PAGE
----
The celebrity screenwriters behind "Good Will Hunting" are itching to write together again.
"It's something we talk about every time we see each other," Matt Damon said of longtime friend Ben Affleck. "We want to do it, it's just a matter of handling the logistics and figuring out a way to get us in the same place at the same time."
One script the pair has talked about writing is an adaptation of Dennis Lehane's novel "Gone, Baby, Gone," about a detective duo in Boston (where else?) who investigate the kidnapping of a 4-year-old girl.
"Ben's got the rights to that one, but I don't really know what's going on with that right now," Damon said. "A lot depends on whether or not he wants to be in it or he wants to direct or where his head's at with it, but I've been so busy doing all these other movies that we haven't had a chance to sit down. ... It's been about seven years that we've both been working consistently. Having struggled so long through our teens and early 20s, it's kind of anathema to us to turn down work."
Though Damon and Affleck have both enjoyed successful careers since writing and starring in "Good Will Hunting," both consider the 1997 drama their crowning achievement, or, as Damon puts it, "the most creatively fulfilling experience for us."
Damon and Affleck, through their LivePlanet production company, have since worked together on "Project Greenlight," which will return to the Bravo channel in January for a third season. They also created Spike TV's fall series "American Start-Up," a reality show that will fund eight small businesses with $50,000 capital and eliminate the most struggling company each week.
Matt and Ben's friendship has become such a pop-culture fascination that it inspired an off-Broadway hit, "Matt & Ben." The production, which features women playing the two actors, takes place a decade ago, with the "Good Will Hunting" script literally landing in their laps, a nod to Hollywood lore that ghostwriters wrote the final version.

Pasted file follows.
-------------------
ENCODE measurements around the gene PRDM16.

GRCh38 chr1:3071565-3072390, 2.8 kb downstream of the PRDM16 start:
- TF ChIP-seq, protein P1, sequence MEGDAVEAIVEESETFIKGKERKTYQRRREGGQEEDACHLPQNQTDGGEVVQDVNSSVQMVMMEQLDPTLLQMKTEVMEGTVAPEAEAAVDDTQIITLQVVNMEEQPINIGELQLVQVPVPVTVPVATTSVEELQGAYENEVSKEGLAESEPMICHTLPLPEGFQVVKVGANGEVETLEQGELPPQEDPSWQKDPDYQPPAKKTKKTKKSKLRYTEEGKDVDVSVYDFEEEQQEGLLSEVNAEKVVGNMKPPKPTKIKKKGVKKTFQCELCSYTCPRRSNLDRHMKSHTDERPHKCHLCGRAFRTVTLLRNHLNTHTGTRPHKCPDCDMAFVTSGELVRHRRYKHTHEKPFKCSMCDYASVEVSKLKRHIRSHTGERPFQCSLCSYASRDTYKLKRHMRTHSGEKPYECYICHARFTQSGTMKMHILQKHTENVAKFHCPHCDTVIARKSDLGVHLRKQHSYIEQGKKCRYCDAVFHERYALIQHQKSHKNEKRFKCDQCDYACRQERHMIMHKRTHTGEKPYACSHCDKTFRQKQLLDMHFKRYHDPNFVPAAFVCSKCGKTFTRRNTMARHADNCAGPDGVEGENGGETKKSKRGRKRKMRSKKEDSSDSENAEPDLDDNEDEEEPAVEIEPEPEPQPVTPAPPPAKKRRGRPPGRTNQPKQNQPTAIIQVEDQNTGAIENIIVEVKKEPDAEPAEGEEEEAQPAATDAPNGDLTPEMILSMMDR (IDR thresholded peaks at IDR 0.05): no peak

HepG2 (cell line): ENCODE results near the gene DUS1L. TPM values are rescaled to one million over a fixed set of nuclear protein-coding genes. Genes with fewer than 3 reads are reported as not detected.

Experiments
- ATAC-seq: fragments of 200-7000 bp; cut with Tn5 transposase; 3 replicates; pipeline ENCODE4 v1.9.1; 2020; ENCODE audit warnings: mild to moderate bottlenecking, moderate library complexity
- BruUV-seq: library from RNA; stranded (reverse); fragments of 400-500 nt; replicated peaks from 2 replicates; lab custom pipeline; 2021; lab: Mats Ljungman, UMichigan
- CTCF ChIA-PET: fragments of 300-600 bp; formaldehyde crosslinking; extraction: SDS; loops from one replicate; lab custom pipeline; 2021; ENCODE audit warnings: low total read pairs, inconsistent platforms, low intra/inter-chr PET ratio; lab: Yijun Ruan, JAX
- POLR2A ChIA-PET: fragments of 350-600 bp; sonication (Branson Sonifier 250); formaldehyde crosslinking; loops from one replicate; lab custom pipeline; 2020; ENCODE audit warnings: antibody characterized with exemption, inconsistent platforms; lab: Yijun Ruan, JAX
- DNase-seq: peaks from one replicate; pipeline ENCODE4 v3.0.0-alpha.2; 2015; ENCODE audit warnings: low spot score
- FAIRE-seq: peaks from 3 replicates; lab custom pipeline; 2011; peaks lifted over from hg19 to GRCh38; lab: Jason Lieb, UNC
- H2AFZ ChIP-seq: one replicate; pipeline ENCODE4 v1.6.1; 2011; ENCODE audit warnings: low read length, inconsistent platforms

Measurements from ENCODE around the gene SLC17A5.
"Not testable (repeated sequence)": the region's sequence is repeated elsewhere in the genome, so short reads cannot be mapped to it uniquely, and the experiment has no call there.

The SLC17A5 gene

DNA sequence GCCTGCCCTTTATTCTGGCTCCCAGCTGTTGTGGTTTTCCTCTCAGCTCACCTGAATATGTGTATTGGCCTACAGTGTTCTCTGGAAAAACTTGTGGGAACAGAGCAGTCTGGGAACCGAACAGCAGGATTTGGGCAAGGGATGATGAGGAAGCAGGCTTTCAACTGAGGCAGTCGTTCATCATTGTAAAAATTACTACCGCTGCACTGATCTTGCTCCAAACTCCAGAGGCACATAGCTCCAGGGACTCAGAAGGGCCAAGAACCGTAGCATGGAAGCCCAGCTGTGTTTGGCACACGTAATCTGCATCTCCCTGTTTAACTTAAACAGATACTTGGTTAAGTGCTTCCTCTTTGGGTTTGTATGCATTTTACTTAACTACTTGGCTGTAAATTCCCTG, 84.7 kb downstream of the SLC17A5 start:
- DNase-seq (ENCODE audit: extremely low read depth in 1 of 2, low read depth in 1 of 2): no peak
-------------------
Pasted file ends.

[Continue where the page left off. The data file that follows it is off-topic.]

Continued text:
"I haven't seen it," Damon said. "Some people have said it's funny, some people have said it's kind of a knock or whatever. I just figure it's like an extension of 'Project Greenlight' — it's a chance to give people a job."
Speaking of getting a job, Damon said before "The Bourne Identity" had an impressive opening weekend, he had a problem doing just that.
"I hadn't been offered a movie in a year because 'The Legend of Bagger Vance' had come out and bombed and 'All the Pretty Horses' had come out and bombed, and the word on 'The Bourne Identity' was that it was gonna tank," Damon recalled. "So nobody gave me any job offers for quite some time, so I went and did a play in London, and we closed on a Saturday night and 'Bourne' had opened that Friday. And by the time I got back to New York on Monday there were something like 30 script offers."
Damon has "The Brothers Grimm" with Heath Ledger in the can and is about to finish "Ocean's Twelve," then it's on to combing through a stack of scripts for his next projects.
Damon is open to making a third "Bourne" movie if the script is good enough to match "The Bourne Supremacy," which has made $104 million so far this summer. "I said before [making 'Supremacy'] there was no reason to make it unless we thought we could make it better than the first one," he said.
Check out everything we've got on "The Bourne Supremacy."
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